Comp proceedings not binding in worker’s bad-faith action against insurer
The Colorado Court of Appeals ruled that findings of fact and conclusions of law in a workers compensation proceeding concerning issues other than compensability and benefits are not binding on an insurance company in the injured worker’s subsequent bad-faith claim against the insurer.
Aaron Madalena was an installer for SunTalk Solar. He reported a back injury to his employer in October 2015. SunTalk reported the injury to its workers compensation insurer, Zurich American Insurance Co., which denied the claim following its investigation, according to Madalena v. Zurich American Insurance Co., filed Thursday.
An administrative law judge later found the injury compensable and an Industrial Claim Appeals Office panel affirmed, after which Zurich accepted Mr. Madalena’s claim.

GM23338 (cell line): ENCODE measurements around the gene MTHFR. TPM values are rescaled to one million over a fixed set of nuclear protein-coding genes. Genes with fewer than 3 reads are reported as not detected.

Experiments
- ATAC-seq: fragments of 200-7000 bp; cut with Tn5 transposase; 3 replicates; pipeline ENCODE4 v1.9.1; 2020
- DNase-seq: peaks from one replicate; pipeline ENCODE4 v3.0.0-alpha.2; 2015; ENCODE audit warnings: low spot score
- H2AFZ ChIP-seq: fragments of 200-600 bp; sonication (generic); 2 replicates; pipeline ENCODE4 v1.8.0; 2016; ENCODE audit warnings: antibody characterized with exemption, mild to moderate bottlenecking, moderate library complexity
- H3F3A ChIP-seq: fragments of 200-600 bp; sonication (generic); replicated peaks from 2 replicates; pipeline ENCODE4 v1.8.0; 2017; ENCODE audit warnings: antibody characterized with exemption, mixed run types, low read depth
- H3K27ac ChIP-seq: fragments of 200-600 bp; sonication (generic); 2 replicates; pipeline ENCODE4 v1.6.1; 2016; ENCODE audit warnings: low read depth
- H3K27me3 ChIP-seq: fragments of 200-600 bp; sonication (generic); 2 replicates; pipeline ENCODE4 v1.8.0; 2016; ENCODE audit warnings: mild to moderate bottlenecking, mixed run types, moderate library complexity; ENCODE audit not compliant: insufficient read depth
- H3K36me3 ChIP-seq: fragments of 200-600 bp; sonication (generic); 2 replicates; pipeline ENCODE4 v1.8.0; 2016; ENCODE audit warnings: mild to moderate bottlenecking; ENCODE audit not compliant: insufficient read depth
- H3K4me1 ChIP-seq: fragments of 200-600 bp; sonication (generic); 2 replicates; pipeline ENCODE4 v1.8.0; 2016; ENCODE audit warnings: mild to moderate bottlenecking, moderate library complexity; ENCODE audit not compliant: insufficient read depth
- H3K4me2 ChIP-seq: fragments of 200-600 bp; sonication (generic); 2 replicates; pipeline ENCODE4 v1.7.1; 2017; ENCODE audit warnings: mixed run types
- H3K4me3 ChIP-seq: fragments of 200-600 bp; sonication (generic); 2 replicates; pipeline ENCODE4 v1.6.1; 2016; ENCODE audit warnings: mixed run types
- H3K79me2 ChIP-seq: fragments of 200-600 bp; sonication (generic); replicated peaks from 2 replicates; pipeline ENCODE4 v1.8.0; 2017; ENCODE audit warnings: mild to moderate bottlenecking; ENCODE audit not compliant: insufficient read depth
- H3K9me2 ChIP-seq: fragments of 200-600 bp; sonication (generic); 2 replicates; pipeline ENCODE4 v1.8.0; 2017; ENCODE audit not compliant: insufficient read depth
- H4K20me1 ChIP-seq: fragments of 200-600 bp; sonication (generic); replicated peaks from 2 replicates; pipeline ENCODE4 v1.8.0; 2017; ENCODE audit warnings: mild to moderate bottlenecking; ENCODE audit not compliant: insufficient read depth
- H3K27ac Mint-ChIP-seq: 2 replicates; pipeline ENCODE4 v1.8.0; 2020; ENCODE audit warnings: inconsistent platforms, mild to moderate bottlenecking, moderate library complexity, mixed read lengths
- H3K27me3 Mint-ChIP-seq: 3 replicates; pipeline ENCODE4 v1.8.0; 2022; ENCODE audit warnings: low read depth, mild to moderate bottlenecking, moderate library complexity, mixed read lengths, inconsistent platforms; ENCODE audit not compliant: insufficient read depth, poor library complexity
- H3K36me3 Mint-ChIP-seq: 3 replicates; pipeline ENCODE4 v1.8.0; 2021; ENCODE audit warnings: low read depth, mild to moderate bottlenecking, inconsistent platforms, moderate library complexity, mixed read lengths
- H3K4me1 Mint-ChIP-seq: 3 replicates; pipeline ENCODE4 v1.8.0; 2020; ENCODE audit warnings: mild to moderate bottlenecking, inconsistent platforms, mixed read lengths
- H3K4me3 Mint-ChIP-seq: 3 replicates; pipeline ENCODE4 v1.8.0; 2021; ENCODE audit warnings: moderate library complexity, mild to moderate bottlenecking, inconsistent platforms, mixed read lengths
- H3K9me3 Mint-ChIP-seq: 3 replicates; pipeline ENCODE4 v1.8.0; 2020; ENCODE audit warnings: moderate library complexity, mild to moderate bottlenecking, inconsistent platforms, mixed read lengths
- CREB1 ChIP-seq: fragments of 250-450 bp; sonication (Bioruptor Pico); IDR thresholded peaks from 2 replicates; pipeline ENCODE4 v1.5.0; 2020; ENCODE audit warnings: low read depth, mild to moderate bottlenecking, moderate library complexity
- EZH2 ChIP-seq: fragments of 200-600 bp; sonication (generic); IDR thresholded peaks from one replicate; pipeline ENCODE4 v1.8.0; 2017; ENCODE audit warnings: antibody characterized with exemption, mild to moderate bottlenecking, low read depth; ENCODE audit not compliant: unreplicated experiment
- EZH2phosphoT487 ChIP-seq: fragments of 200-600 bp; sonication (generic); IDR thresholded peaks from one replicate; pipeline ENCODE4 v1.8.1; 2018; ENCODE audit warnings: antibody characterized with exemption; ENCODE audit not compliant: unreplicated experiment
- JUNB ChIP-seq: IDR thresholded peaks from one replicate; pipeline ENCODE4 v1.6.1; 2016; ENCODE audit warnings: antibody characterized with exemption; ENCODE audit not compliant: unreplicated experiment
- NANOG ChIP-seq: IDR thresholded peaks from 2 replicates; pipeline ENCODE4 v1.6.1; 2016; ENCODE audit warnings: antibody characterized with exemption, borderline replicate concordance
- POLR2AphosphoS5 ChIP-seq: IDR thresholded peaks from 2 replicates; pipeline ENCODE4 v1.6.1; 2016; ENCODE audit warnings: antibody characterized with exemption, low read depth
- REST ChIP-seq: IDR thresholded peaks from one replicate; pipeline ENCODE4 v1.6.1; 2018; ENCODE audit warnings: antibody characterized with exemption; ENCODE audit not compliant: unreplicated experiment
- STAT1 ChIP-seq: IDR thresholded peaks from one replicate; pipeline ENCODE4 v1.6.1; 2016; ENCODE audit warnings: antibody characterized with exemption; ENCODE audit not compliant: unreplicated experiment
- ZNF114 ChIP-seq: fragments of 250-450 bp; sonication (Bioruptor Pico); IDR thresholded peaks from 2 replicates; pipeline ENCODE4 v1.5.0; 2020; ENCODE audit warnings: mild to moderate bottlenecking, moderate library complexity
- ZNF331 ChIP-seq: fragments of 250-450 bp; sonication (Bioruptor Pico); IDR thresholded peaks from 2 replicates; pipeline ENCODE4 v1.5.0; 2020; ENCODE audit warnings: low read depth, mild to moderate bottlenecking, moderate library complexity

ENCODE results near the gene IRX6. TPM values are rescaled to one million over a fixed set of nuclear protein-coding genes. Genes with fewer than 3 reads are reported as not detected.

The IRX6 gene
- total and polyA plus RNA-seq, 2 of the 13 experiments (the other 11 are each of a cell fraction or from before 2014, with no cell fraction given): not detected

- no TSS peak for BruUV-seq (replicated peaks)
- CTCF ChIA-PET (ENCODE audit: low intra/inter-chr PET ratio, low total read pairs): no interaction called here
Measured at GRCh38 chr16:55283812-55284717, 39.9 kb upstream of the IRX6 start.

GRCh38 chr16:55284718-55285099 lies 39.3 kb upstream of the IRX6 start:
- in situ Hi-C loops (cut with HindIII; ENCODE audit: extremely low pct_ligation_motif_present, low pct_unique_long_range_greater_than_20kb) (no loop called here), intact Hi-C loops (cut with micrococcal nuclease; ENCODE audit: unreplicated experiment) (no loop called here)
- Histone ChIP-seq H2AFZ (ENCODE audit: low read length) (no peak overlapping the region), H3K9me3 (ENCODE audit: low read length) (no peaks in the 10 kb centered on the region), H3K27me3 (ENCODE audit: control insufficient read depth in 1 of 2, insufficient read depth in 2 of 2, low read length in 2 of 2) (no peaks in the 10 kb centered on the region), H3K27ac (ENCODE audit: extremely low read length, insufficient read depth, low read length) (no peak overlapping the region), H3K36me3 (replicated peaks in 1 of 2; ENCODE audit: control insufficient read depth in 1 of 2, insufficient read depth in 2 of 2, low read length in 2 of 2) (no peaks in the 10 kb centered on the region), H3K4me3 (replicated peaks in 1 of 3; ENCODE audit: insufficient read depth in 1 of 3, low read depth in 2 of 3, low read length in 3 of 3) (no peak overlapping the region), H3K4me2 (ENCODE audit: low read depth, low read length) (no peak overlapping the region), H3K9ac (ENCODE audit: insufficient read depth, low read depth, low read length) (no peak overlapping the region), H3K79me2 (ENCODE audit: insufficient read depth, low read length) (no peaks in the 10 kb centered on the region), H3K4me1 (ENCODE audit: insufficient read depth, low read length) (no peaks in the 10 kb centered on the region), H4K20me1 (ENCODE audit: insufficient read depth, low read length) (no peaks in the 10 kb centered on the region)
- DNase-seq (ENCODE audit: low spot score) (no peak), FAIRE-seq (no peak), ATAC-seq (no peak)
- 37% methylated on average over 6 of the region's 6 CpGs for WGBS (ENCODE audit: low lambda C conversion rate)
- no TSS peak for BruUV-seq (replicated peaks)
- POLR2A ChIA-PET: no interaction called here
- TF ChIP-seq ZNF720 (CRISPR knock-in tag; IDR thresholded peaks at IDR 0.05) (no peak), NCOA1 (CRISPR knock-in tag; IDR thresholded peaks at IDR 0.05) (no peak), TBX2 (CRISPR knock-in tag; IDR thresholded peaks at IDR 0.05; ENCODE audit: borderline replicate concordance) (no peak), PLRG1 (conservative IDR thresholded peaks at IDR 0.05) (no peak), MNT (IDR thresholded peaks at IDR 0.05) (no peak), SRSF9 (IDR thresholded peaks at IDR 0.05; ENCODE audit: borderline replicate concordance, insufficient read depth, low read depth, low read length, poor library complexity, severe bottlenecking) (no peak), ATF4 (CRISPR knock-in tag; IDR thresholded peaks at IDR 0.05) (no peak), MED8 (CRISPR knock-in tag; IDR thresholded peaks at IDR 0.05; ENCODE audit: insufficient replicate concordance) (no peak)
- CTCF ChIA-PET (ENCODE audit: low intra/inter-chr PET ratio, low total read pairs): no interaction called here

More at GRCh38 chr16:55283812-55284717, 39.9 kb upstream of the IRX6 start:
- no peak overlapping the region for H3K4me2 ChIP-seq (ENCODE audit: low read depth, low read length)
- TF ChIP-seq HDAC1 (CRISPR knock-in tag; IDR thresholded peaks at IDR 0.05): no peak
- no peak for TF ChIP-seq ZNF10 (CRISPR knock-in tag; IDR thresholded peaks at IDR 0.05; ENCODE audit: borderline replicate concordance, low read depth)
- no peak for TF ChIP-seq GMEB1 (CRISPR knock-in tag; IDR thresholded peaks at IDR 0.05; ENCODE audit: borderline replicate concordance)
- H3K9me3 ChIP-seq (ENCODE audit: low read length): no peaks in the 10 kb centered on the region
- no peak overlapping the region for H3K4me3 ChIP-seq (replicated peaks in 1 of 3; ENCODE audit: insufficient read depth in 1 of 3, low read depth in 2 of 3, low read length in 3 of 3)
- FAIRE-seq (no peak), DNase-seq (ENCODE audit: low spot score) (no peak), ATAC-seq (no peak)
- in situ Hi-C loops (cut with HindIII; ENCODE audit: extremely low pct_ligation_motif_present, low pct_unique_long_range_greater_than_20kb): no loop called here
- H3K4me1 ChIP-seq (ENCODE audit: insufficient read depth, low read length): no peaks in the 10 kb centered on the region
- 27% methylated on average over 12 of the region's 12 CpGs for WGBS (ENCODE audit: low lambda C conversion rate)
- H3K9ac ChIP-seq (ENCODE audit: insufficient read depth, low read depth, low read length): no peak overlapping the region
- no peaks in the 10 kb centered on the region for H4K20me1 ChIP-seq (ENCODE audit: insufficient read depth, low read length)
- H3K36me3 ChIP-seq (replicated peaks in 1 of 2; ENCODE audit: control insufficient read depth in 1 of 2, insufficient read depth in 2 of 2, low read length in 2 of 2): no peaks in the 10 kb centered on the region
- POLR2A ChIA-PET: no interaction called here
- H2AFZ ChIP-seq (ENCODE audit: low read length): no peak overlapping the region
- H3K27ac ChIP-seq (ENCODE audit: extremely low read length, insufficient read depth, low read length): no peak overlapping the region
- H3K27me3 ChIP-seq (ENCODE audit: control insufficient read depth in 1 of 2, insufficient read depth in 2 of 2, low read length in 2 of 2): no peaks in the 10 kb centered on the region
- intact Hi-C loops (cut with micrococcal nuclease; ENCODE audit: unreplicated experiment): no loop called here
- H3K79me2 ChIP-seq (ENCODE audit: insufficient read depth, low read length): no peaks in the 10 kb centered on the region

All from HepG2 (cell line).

After Zurich terminated his benefits, Mr. Madalena applied for a hearing, which resulted in a ruling that he was entitled to permanent total disability payments. Zurich did not appeal.
Mr. Madalena then sued Zurich in district court for acting in bad faith by unreasonably denying him workers comp benefits and delaying payment. The first bad-faith case resulted in a mistrial, but the second trial resulted in a verdict for Zurich, ruling the insurer’s actions did not cause damages.
The Colorado Court of Appeals said the trial judge did not err, ruling that “the legal issue underlying the bad-faith insurance case — whether the Zurich defendants had breached their duty to deal with Madalena in good faith — was distinct from the legal issue underlying the workers compensation proceedings — whether Madalena’s injury was compensable.”
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